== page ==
Why is brand resonance important?
Imagine going to a friend’s birthday party with music in full swing (Spotify’s Global Top 50 playing, of course) and a room full of people. Maybe you’re usually the one who decides to hang out in the sidelines and wait for another person to approach you. But tonight…. tonight you decide to go out of your shell and introduce yourself to a handful of others.
You walk over to a small group of four people whom looked like an interesting bunch. Now, on a normal day this might make you nervous but let’s assume you had a shot of liquid courage before heading over.
Two seconds after approaching them and successfully introducing yourself, each person shows you a little bit of their personality. If not in their body language but how they dress and converse with each other.
To be fair, maybe one person in this group was someone you might get along with. Or maybe none at all.
And as you go through different crowds of people at the party, you’ll often have a good gauge on who to keep in touch with. Conversely, you will also have a good idea about those to avoid or never bother seeing again.
Finding a brand that resonates is similar.
The crowded party is the Internet where there’s so much noise and thousands of people trying to attract your dream client.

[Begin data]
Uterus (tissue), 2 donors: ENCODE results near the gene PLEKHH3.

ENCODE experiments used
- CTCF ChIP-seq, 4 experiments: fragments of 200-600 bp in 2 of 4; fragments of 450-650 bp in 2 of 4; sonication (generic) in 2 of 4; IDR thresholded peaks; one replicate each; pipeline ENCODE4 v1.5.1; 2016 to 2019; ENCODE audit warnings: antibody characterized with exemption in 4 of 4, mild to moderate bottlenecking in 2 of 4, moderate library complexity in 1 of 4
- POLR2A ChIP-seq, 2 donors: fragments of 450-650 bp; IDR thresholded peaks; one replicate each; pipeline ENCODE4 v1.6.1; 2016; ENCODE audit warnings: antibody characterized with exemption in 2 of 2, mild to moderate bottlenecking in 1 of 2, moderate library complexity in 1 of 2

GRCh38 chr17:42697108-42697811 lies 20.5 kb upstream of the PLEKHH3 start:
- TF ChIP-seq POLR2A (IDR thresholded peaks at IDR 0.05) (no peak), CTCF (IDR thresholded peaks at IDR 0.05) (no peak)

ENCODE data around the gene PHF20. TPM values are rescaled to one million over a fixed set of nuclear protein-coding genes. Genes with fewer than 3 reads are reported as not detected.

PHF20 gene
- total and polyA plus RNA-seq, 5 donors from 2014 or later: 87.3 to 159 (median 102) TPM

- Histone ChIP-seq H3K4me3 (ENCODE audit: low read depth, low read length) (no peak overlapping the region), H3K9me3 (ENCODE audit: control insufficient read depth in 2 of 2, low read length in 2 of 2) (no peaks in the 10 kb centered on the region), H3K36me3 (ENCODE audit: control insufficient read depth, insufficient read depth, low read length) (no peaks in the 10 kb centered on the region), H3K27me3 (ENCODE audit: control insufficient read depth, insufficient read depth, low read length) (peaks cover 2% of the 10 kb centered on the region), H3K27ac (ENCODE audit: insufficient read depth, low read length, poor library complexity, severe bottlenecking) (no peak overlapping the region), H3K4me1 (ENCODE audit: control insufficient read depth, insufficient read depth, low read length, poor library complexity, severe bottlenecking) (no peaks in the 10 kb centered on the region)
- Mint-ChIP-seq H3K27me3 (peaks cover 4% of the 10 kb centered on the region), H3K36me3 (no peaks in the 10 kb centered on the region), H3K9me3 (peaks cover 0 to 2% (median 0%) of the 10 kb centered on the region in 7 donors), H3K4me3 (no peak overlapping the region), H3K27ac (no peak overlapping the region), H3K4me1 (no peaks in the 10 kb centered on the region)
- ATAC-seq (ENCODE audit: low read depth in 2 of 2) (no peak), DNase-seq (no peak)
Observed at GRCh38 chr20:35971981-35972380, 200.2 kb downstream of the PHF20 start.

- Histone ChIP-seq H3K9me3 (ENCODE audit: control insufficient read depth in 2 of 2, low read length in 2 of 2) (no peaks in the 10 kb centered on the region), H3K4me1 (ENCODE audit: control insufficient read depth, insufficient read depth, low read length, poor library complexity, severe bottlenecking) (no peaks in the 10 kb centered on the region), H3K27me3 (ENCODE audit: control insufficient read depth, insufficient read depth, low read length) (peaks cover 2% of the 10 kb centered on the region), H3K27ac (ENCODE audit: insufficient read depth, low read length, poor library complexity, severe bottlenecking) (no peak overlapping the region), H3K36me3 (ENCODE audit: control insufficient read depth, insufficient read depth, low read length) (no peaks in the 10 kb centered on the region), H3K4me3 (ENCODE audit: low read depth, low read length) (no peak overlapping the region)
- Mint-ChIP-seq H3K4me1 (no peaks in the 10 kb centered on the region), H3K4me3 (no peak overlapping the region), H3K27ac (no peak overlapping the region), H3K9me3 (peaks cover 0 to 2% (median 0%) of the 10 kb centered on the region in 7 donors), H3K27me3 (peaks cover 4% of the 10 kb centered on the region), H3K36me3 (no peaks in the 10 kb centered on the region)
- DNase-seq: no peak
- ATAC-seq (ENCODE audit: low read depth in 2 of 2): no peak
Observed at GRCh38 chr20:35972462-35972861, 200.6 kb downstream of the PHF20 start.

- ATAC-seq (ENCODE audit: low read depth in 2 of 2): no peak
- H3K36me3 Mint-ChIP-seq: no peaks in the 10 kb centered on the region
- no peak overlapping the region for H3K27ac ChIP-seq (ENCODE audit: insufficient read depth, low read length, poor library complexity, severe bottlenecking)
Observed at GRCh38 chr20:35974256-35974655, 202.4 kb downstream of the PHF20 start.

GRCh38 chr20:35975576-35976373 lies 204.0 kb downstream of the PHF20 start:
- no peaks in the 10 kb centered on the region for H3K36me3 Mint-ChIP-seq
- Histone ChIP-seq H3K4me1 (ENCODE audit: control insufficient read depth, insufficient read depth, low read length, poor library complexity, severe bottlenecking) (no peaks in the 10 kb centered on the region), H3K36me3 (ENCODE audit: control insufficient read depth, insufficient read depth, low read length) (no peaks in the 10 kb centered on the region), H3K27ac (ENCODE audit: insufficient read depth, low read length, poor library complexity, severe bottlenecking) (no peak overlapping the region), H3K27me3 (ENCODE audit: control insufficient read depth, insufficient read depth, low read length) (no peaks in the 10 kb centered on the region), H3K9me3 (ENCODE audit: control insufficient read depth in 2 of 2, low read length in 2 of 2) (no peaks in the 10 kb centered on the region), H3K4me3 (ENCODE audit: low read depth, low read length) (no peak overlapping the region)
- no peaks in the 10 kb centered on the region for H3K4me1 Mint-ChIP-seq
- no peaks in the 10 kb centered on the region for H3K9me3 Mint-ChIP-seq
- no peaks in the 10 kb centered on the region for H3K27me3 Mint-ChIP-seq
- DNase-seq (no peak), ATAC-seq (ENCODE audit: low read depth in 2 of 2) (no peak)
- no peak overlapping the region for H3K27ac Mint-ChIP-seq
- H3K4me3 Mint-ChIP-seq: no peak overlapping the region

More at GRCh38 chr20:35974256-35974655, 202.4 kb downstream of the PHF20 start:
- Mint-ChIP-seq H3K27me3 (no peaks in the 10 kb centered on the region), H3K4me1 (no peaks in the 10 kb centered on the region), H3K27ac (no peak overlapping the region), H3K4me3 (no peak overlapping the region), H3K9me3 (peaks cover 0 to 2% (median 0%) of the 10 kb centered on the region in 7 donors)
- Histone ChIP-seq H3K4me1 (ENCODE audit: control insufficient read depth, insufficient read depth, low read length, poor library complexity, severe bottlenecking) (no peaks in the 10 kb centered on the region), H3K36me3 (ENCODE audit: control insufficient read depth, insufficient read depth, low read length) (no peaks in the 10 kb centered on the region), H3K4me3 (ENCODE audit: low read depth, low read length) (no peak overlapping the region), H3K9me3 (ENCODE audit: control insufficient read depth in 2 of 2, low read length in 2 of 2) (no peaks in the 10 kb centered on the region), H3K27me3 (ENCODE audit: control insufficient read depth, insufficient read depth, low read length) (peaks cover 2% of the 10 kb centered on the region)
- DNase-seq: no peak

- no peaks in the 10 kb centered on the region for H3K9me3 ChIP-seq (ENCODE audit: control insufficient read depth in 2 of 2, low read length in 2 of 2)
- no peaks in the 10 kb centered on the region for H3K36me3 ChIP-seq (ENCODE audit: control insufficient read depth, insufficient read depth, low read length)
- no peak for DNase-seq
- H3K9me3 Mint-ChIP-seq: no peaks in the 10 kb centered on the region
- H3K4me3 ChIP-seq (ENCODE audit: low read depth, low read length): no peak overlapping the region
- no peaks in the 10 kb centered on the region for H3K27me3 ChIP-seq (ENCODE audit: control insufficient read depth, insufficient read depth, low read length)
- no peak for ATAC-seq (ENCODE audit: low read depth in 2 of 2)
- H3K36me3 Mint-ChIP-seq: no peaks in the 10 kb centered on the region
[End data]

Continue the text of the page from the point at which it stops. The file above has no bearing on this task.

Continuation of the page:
Some of them work while others don’t. This is a crucial stage in awareness because as we receive hundreds of sensory experiences in a moment, our brains block out anything that doesn’t create a big enough impact for us. It’s also another reason why marketing professors emphasize the importance of a marketing strategy and consistency.
Attracting a dream client is difficult when your brand doesn’t resonate with them. You’re going to end up marketing non-stop to people who don’t fit into the community. Think of it like the one awkward party-goer who talks non-stop about themselves but no one *really* hangs out with. #realtalk
How to make your brand resonate with the dream client
Before thinking about creating a marketing strategy, it’s best to understand who your dream client is and where they like hanging out. Foregoing this step is like throwing spaghetti on a wall and hoping it sticks. And let me tell ya, it’s not very effective.
Start by understanding who you are first and what type of product you would like to offer. I always say, people are attracted to others who are similar. And marketing is no exception.
That’s why you would never find someone who doesn’t have a website that you won’t enjoy looking at. And if you do, the exit button is clicked before anyone can even say “hello!”
More importantly, that’s where the unique selling position comes in. Practically speaking, you would be pressed to find any new product or offer on the table. One way or another, someone on the Internet is probably already selling your “original” idea. It’s because we all find inspiration from our immediate environment. And what better way than to surround yourself with ideas and communities which advocate for something?